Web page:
February 6th, 2023

New Ways with Language — Some to Adopt, Some to Question

Mary Cassatt, Young Mother, 1888. US Postal Service stamp, 2003.

Back in my second year of medical school, my classmate and good friend John and I had a memorable teacher in our Introduction to Clinical Medicine course, someone we still talk about today. A general internist with a specialty in addiction, he was a big bear of a guy sporting a ponytail, beard, open-necked shirts (sometimes of the Hawaiian variety) and beads.

You know those stereotypes of Boston academic physicians with bow ties and tweeds? The opposite of that.

One of his emphatic messages was to stop labeling people by their diseases. “He’s not an alcoholic,” he’d say, after we’d done an awkward medical student history and physical at a local inpatient detox center. “He’s a person with alcoholism. That’s the disease he has, not the person he is.”

It wasn’t just for people with addictions. He said the same was true for people with diabetes, or asthma, or anything. They’re people, not their diseases.

At the time — the mid 1980s — this was not at all a commonly held view in medicine. Our other teachers, and certainly the residents we looked up to, bandied about disease-first labels all the time. Alcoholic, IVDA (intravenous drug addict), chronic lunger, end-stage AIDS victim, schizophrenic, sickler, and on and on.

Even worse, these labels could come with a room or bed number. “Shooter in 4 needs two sets of blood cultures.” Cringe.

Fast-forward to today, and I’m delighted to say that our teacher was onto something important by not wanting to label people with their disease. The language we once used seems not only unnecessary, but stigmatizing.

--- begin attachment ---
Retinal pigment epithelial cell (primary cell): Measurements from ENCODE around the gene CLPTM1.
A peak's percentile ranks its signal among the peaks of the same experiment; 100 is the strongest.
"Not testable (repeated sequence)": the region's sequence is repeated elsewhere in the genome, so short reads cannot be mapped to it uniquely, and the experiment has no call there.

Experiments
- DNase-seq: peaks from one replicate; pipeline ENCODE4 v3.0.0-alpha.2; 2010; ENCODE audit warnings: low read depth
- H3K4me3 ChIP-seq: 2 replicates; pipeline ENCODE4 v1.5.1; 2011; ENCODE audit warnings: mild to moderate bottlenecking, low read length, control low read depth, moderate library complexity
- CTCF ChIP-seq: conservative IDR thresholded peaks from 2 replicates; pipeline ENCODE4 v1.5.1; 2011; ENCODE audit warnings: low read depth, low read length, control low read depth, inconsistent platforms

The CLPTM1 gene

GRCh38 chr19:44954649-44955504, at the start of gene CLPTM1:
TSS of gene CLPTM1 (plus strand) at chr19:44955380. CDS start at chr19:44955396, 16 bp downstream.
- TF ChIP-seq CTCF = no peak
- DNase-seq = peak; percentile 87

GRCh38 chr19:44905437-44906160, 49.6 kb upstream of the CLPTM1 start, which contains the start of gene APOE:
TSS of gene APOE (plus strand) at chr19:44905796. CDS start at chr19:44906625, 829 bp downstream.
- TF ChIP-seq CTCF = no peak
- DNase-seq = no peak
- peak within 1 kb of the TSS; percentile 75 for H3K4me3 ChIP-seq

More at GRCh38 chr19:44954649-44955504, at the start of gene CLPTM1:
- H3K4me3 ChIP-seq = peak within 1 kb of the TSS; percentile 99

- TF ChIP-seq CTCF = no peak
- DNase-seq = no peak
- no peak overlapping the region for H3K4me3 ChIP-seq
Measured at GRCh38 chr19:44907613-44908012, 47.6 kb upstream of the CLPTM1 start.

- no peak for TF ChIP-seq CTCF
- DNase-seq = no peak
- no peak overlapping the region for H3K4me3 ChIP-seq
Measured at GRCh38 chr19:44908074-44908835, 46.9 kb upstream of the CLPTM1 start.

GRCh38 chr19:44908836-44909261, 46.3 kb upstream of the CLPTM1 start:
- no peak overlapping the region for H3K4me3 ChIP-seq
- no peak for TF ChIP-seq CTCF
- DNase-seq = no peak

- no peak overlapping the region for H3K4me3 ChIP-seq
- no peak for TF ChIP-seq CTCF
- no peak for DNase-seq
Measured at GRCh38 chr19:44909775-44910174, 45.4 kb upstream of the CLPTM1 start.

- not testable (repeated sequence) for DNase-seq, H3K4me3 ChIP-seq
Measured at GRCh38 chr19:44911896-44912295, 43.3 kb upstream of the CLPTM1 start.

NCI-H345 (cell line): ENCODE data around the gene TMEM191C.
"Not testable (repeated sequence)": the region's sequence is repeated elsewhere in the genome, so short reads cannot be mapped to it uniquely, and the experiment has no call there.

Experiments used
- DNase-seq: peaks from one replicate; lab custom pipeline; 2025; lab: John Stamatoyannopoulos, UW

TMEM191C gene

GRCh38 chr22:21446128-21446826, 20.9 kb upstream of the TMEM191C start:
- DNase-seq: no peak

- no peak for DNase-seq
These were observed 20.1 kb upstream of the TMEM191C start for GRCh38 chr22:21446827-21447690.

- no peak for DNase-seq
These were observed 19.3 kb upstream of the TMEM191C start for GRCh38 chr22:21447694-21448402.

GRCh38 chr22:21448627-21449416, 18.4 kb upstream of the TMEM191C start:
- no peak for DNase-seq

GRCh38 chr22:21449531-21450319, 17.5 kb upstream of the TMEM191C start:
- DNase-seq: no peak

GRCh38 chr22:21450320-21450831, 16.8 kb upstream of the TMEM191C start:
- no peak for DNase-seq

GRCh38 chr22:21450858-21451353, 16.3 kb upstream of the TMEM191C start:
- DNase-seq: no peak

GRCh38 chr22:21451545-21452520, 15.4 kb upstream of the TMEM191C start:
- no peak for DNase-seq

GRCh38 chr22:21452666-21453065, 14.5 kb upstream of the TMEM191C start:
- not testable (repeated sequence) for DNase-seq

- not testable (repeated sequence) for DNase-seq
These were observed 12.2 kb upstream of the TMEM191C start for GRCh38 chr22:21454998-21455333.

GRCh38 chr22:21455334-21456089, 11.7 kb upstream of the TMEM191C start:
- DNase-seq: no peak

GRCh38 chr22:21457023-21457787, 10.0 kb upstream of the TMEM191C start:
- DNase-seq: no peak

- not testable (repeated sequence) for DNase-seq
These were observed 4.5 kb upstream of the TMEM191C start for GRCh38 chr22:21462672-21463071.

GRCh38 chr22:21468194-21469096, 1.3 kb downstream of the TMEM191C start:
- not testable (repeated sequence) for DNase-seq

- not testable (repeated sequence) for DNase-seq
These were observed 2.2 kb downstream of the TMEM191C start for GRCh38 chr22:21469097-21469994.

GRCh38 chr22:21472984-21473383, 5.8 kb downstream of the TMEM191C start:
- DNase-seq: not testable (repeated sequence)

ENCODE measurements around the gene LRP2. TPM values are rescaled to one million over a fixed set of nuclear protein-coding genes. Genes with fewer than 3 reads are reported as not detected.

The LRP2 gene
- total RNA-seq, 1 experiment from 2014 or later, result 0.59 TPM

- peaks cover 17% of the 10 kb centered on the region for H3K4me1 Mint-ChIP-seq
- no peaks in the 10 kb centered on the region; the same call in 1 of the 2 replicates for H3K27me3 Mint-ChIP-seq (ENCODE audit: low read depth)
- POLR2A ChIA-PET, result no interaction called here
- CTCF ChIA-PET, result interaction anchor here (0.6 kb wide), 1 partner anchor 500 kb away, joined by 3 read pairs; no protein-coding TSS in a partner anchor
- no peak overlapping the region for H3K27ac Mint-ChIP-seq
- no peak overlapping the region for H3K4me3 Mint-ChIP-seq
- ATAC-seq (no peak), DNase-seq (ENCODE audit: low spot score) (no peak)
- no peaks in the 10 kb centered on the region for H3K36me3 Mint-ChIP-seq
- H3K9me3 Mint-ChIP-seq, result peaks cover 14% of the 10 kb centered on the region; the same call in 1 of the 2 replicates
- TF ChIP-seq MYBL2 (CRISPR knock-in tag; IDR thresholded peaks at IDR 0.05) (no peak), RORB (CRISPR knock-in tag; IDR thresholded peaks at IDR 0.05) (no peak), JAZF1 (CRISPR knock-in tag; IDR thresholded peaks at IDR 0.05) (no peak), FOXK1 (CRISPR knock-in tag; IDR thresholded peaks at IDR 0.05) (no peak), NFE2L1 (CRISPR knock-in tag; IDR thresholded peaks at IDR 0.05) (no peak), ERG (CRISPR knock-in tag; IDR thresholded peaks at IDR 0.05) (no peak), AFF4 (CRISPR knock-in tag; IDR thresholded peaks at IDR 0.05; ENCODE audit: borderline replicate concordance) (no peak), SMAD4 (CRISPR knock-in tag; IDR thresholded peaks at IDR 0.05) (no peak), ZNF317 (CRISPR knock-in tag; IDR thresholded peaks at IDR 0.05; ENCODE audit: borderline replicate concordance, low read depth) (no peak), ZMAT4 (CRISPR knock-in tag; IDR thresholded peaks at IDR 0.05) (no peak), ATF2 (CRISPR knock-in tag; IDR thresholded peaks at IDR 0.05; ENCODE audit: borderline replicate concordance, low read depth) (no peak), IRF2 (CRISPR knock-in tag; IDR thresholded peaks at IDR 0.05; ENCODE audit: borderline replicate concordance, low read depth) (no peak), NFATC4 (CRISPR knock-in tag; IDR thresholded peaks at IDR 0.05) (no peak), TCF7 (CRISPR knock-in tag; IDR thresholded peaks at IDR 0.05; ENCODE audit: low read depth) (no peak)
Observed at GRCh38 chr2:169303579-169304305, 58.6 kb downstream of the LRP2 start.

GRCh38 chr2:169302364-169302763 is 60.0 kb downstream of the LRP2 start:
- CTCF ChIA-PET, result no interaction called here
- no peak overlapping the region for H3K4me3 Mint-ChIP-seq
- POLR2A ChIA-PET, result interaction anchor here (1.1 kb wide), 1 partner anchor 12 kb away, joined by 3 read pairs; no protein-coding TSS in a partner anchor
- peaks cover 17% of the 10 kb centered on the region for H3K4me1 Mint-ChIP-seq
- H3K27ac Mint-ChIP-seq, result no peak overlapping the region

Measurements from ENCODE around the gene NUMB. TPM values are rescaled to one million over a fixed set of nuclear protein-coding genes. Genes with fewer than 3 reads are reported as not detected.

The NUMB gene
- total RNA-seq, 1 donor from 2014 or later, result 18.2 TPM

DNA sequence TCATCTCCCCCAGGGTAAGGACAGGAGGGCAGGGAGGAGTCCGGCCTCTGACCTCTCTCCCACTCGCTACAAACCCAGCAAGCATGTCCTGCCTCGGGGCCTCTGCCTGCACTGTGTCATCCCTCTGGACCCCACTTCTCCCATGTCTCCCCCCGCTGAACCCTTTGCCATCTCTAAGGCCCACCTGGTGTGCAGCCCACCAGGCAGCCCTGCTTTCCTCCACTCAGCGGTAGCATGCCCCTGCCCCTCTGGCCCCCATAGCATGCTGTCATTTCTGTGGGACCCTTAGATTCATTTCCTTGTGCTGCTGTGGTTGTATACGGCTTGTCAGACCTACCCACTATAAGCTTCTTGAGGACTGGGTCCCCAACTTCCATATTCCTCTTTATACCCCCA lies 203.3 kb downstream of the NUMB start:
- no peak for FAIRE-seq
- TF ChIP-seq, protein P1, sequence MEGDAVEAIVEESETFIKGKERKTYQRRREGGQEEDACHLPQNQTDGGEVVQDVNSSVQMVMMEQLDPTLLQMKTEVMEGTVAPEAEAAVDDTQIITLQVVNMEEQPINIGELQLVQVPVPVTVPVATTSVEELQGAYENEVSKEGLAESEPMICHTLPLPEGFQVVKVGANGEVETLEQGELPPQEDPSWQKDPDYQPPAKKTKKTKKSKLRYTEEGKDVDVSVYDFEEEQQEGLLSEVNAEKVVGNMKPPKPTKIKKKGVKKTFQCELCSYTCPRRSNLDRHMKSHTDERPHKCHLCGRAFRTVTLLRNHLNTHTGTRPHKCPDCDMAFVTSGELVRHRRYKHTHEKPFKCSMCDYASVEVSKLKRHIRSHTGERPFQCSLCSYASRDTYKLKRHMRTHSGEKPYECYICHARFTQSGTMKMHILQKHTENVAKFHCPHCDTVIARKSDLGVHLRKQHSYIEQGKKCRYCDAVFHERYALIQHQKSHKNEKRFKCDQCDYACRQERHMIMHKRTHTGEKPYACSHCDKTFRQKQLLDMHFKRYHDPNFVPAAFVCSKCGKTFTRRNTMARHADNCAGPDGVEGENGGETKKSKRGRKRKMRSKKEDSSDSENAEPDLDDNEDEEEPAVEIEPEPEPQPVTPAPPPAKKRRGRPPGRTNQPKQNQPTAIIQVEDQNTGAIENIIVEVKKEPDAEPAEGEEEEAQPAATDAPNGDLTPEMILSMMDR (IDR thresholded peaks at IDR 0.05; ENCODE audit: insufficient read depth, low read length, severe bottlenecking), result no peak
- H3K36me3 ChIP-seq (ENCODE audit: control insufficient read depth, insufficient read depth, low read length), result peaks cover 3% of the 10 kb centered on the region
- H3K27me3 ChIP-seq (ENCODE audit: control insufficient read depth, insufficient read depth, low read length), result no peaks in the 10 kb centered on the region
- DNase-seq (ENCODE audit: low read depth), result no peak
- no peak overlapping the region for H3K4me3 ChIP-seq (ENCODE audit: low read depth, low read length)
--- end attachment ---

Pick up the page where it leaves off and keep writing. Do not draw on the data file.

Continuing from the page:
In an effort to move away from such labels, Dr. Sara Bares has written a wonderful viewpoint in Clinical Infectious Diseases on this very topic. She kindly invited me and others to collaborate, but she did the bulk of the very fine writing. I highly recommend it.

In fact, my main contribution was to acknowledge that change can be hard — and harder for those of us accustomed to language done a certain way. For this particular effort, however, I’m convinced the challenge is worth it. Clinicians and researchers should do whatever we can to avoid using stigmatizing language for our patients with their diseases, whatever they might be.

I confess to having the opposite reaction to certain other requested changes in language, especially those that seem driven more by fashion or, even worse, virtue signaling. Such requested changes, while well meaning, come off as peculiar; at best, they’re even unintentionally funny (in the “ha ha” definition). For example, the first time the term “chestfeeding” crossed my path (over the more anatomically correct “breastfeeding”), I thought it was a joke.

What is accomplished by this awkward change, or even more important, what is lost? Isn’t that what mammals do as one of their core nurturing traits? Use their breasts to feed their young? And shouldn’t we be encouraging and facilitating breastfeeding (over formula or expressed milk feeding) whenever possible as optimal for infant health? Cripes, the origin of the word mammals is even named after this function.

At worst, extreme mandated changes in language come across as dogmatic and performative, serving only to criticize, alienate and anger people who won’t adopt them. They are fodder for political opponents, using examples to show how out of touch the other party might be.

In the same week that Sara published her paper on people-first language, Nicholas Kristof of the New York Times wrote about the effect of different and more extreme language changes. He cites, of course “chestfeeding,” and includes a whole panoply of other bewildering terms for consideration.

His concern?

While this new terminology is meant to be inclusive, it bewilders and alienates millions of Americans. It creates an in-group of educated elites fluent in terms like BIPOC and A.A.P.I. and a larger out-group of baffled and offended voters, expanding the gulf between well-educated liberals and the 62 percent of Americans 25 or older who lack a bachelor’s degree — which is why Republicans like Ron DeSantis have seized upon all things woke.